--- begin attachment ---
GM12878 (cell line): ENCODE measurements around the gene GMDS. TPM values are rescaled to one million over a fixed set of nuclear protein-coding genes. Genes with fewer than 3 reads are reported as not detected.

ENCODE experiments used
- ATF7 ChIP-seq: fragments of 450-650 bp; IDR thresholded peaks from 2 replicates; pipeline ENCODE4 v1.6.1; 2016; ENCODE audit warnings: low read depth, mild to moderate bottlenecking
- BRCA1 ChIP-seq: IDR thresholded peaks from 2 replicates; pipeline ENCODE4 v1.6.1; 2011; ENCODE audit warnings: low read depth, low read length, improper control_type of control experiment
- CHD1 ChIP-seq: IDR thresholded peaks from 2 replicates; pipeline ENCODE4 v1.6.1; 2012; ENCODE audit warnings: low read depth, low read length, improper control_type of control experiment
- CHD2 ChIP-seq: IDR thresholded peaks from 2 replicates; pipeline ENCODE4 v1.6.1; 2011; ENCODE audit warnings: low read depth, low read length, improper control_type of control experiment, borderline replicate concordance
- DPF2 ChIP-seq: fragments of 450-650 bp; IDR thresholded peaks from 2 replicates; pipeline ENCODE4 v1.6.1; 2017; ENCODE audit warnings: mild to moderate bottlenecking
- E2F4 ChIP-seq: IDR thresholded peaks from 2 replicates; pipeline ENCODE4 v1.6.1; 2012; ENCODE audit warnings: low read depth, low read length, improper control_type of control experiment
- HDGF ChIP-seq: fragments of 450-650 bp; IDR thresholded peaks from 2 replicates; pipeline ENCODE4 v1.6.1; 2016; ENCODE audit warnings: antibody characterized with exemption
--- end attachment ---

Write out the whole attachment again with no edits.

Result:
GM12878 (cell line): ENCODE measurements around the gene GMDS. TPM values are rescaled to one million over a fixed set of nuclear protein-coding genes. Genes with fewer than 3 reads are reported as not detected.

ENCODE experiments used
- ATF7 ChIP-seq: fragments of 450-650 bp; IDR thresholded peaks from 2 replicates; pipeline ENCODE4 v1.6.1; 2016; ENCODE audit warnings: low read depth, mild to moderate bottlenecking
- BRCA1 ChIP-seq: IDR thresholded peaks from 2 replicates; pipeline ENCODE4 v1.6.1; 2011; ENCODE audit warnings: low read depth, low read length, improper control_type of control experiment
- CHD1 ChIP-seq: IDR thresholded peaks from 2 replicates; pipeline ENCODE4 v1.6.1; 2012; ENCODE audit warnings: low read depth, low read length, improper control_type of control experiment
- CHD2 ChIP-seq: IDR thresholded peaks from 2 replicates; pipeline ENCODE4 v1.6.1; 2011; ENCODE audit warnings: low read depth, low read length, improper control_type of control experiment, borderline replicate concordance
- DPF2 ChIP-seq: fragments of 450-650 bp; IDR thresholded peaks from 2 replicates; pipeline ENCODE4 v1.6.1; 2017; ENCODE audit warnings: mild to moderate bottlenecking
- E2F4 ChIP-seq: IDR thresholded peaks from 2 replicates; pipeline ENCODE4 v1.6.1; 2012; ENCODE audit warnings: low read depth, low read length, improper control_type of control experiment
- HDGF ChIP-seq: fragments of 450-650 bp; IDR thresholded peaks from 2 replicates; pipeline ENCODE4 v1.6.1; 2016; ENCODE audit warnings: antibody characterized with exemption